On the other hand, the local small and medium steel industry of Chhattisgarh is facing a severe crisis, hundreds of units – mini-steel plants, sponge iron units, rolling mills – are closing down, and thousands of workers are facing the threat of retrenchment. This crisis is another facet of the imperialist onslaught. The best-quality iron ore of Chhattisgarh is literally flowing out as slurry, day after day, to be shipped out to Japan costing it a mere Rs. 400 a tonne. The State government is only too keen to sign MOUs with the big corporate houses – Tata, Essar, Mittal, Jindal.... and to practically give away the best deposits of iron ore as captive mines at a measly royalty of less than Rs. 50 a tonne. But the local industry is having to purchase iron ore at open market rates, which had touched upto Rs. 5800 per tonne recently. Along with our union the Jan Adharit Engineering Mazdoor Union, the CMM has been continuously protesting against these pro-imperialist policies in order to save local industry and jobs, and exhorting the local industrialists not to be ‘penny wise and pound foolish’ in trying to make up the lakhs of losses on raw material costs by squeezing a few thousands out of the workers legal wages.

Increasingly it is becoming more clear to us that the factories are not the only battleground against imperialist and monopoly capital, the hardest struggles are in the countryside where these companies are zeroing in on mineral resources, and are engaged in a land grab on an unbelievable scale. Whether for coal blocks in Raigarh, or a power plant in Premnagar, cement plants in Tilda, or a large industrial area in Rajnandgaon, bauxite mining in Sarguja and Jashpur, sponge iron plants in Raipur or diamond mining in Devbhog. Peasants everywhere – particularly adivasis and dalits are facing and resisting displacement – compromising weakly at some places, facing repression determinedly at others. 41 and now 65 more villages near Raipur are to be displaced for a glittering new capital region of Corporate Chhattisgarh; 9 villages for an army camp next to the new High Court premises close to Bilaspur; 7 villages for an air force base in Rajnandgaon. Not to mention displacement for a Tiger Reserve, Elephant Reserve, Wild life Sanctuaries etc. in Bilaspur, Jashpur and Dhamtari districts... The list is endless.

CMM has been active in the anti-displacement movement – in opposing the demolition of urban bastis, particularly in the industrial areas where the lowly paid contract workers live; in organising the already displaced peasants around industrial establishments to demand jobs; and in playing a prominent role along with the Sanyukta Kisan Morcha in stalling the acquisition of 7 villages at Rajnandgaon for a Special Industrial Zone. It has expressed solidarity with the Raigarh Bachao Sangharsh Samiti which has been fighting the total domination of the Jindal group with its ‘private army’. A group notorious for land grabbing, brokering of material inputs for local small industry, rampant exploitation of workers and pollution of the air, soil and water of Raigarh district. A peasant woman Satyabhama had lost her life, ironically on the 26 of January 1998, when being force-fed to break the indefinite fast she had undertaken to save the waters of the Kelo river from pollution by Jindal. (In yet another example of the obscene hypocrisies that we now take for granted like Satyam winning the Golden Peacock Global Award for corporate governance, the Jindal Steel and Power Limited recently received the ‘Srishti Green Cube Award 2007 for Good Green Governance’ from Sheila Dikshit, the Chief Minister of Delhi!) the CMM has also been an active participant in the anti-displacement front Visthapan Virodhi Jan Vikas Andolan, which was launched at Ranchi on 23rd March 2007, and which has been attempting to unite the people’s resistance to displacement countrywide.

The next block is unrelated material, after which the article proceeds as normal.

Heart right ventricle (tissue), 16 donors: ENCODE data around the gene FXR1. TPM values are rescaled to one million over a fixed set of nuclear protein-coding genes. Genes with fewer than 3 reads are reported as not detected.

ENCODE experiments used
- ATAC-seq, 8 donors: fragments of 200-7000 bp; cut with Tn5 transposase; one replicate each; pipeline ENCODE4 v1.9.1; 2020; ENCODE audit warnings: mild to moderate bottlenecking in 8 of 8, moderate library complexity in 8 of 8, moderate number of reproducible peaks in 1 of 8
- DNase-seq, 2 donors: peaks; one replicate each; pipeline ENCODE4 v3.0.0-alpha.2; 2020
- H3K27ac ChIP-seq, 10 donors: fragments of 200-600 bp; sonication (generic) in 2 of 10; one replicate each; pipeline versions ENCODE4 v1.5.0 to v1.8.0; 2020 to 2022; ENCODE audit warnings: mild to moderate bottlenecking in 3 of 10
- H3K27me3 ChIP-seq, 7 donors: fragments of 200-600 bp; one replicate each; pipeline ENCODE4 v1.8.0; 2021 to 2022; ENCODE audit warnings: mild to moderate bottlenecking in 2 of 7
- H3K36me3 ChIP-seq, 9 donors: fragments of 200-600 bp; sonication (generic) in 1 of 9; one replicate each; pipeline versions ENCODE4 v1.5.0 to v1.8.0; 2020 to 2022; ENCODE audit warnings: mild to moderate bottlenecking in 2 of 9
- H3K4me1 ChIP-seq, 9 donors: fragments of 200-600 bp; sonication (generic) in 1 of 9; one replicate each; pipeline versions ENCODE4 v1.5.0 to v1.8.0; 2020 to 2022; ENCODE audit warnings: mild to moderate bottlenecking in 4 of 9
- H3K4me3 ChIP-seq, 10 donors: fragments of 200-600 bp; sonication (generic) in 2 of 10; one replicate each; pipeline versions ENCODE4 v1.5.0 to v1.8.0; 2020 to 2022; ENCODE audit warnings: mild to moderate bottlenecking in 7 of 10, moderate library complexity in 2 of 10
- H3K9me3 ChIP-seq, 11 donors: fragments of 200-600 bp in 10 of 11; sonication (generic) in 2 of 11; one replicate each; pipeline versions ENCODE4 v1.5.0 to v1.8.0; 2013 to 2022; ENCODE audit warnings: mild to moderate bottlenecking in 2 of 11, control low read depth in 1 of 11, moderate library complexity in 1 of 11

The struggle to bring the MOUs of Tata and Essar in Bastar and Dantewada into the public domain; the fake gram sabhas in Lohandkjuda and Dhurii blocks conducted at gunpoint to obtain consent for land acquisition, and presided over by the Salwa Judum supremo and District Investment Promotion Board Chairman Mahendra Karma; the arrests of vocal villagers including when they were on their way to keep a scheduled appointment with the Governor; the slapping of cases under the National Security Act on the activists of the Adivasi Mahasabha; the FIRs that were finally lodged, after repeated complaints, against sundry dalals of Tata for the ‘fake compensations’ given to the wrong persons and even in the name of the dead; these are events about which I and the CMM have had personal knowledge, and about which we have continuously raised our voice. CMM had organised torchlight processions in several industrial centres protesting against the arrest of Manish Kunjam and other leaders of the Adivasi Mahasabha on the eve of the gram sabhas organised in Lohandiguda and Bhansi to protest land acquisition.